Up to two billion smartphone users around the world cannot use the coronavirus contact tracking app currently developed by Apple and Google.
Hundreds of millions of older smartphones that are still actively used do not have the required software and Bluetooth to run the new app, which could be released next month.
The app warns smartphone owners that they have come into contact with someone who has since been infected with the virus, and recommends isolating themselves.
This data will then be provided to governments and public health authorities around the world to help stop the spread of the disease.
But devices that are more than five years old lack the necessary wireless chips and software to use the app, meaning the demographics of the data may be lost, an expert says.
A mobile’s Bluetooth signals are used to track every other phone that the user has come in close contact with, and alert people if they may have been exposed to someone with Covid-19
“The underlying technology limitation lies in the fact that there are still some phones in use that do not have the necessary Bluetooth or the latest operating system,” Ben Wood, an analyst at CCS Insight, told the agency. Financial times.
“If you’re in a disadvantaged group and have an old device or a feature phone, you’re missing out on the benefits this app may offer.”
Among the 2 billion active smartphones that will be missed are likely to be poorer and older people, who are also among the most vulnerable to COVID-19.
“Overall, nearly 2 billion will not benefit from this initiative worldwide,” said Neil Shah, an analyst at Counterpoint.
“And most of these users with the incompatible devices are from the lower income or upper segment, who are actually more vulnerable to the virus.”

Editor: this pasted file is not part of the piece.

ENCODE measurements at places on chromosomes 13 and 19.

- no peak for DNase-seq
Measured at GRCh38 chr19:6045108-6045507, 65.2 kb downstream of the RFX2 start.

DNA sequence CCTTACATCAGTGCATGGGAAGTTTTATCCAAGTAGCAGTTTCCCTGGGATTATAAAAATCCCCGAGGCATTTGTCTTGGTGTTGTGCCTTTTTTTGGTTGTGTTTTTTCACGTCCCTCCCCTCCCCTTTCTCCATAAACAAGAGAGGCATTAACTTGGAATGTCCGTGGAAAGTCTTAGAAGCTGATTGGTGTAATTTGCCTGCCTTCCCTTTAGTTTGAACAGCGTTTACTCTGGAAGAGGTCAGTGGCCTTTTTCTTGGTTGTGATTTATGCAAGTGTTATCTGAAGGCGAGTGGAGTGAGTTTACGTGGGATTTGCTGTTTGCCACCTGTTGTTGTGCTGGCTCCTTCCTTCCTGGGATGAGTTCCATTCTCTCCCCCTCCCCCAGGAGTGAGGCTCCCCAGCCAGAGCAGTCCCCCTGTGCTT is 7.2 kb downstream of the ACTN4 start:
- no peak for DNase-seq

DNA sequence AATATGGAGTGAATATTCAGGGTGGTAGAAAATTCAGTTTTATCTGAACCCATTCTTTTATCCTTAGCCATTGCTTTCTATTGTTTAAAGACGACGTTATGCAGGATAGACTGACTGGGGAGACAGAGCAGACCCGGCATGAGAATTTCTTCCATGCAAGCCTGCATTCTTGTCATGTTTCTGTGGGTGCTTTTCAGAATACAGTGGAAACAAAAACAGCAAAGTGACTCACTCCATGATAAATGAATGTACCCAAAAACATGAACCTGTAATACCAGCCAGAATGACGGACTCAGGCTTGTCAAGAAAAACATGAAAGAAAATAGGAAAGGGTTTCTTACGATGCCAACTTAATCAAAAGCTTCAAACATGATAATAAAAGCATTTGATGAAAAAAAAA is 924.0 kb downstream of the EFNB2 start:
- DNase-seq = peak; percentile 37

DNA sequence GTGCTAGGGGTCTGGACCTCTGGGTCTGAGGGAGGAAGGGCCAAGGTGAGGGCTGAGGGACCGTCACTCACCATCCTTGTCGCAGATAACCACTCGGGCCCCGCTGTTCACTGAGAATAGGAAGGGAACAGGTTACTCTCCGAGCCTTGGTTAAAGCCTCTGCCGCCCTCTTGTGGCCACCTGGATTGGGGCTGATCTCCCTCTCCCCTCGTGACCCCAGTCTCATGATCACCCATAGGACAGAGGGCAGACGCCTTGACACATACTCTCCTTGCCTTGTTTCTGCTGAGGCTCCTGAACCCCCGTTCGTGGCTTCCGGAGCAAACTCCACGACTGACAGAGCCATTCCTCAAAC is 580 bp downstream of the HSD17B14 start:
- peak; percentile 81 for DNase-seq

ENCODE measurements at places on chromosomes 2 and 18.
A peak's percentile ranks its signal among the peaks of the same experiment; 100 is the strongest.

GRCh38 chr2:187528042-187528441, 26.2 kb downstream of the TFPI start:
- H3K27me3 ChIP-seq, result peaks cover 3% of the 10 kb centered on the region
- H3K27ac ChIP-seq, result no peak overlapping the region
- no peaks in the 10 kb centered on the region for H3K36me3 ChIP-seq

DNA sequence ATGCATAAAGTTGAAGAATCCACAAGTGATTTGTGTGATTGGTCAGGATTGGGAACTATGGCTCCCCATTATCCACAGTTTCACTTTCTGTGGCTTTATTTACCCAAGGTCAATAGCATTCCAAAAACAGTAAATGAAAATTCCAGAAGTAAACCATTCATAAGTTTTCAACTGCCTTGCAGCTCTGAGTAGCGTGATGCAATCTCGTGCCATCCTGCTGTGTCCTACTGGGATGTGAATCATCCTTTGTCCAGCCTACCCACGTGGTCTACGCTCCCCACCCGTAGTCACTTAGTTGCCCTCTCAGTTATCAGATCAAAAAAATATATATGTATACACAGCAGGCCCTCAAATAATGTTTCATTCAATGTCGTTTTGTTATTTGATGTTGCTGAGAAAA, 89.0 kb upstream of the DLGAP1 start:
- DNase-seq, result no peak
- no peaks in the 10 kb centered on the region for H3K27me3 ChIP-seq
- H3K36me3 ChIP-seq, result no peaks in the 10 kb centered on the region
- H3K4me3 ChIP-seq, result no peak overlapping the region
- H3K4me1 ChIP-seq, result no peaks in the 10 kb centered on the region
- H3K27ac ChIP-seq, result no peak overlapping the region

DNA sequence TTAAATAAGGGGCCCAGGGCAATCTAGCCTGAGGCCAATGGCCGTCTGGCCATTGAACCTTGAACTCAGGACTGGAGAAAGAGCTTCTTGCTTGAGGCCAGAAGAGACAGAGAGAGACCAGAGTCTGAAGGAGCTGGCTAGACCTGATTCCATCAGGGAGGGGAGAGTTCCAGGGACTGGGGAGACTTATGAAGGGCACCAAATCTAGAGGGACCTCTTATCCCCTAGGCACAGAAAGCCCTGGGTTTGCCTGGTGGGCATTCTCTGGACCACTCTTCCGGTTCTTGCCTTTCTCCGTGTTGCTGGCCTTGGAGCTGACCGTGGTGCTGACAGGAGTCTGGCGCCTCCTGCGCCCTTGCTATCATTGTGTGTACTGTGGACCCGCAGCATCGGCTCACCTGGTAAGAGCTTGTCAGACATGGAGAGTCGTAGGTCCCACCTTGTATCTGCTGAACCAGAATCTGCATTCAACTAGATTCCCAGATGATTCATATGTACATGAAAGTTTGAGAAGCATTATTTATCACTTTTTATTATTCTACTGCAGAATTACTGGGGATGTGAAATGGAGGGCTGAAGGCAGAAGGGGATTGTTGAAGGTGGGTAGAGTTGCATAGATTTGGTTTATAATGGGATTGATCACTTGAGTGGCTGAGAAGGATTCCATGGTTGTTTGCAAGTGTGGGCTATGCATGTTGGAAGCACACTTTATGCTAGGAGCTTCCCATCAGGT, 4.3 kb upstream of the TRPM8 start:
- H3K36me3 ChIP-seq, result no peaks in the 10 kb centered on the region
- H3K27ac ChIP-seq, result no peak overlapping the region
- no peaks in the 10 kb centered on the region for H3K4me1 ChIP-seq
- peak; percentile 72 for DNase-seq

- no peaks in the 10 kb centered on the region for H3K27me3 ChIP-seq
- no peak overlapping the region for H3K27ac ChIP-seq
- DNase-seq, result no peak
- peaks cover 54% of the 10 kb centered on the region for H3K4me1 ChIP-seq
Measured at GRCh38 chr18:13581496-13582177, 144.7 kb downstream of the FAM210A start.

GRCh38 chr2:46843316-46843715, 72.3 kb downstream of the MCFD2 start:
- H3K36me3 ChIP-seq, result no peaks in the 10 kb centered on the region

Google and Apple are opening up their mobile operating systems so that both iPhone and Android devices can run the contacts tracking app.
The new app was announced earlier this month, which will be available for smartphones running Google’s Android and Apple’s iOS.
“Software developers contribute by developing technical tools to help fight the virus and save lives,” Google said in a news release blog post.
The rival companies are opening up their mobile operating systems so that both iPhone and Android devices can run contact tracing apps
In this spirit of collaboration, Google and Apple are announcing a joint effort to enable the use of Bluetooth technology to help governments and health authorities reduce the spread of the virus, putting user privacy and security at the heart of the design. ‘
When two people come into contact with each other, each person’s phone exchanges Bluetooth signals through specific chips used to detect proximity between devices.
If a person using the app then tests positive for COVID-19, they can upload their movements to a public database.
Other users can then anonymously compare their own logs with others to see if they may have been exposed to a carrier of the virus.
If there is an agreement, the person will receive a message indicating when and where he or she may have been exposed, along with guidance on whether to look for symptoms alone, test or seek self-quarantine.
But the chips that start the process are missing, according to Counterpoint Research, with a quarter of the smartphones actively used worldwide worldwide, while 1.5 billion people in total use phones that don’t use Android or iOS at all.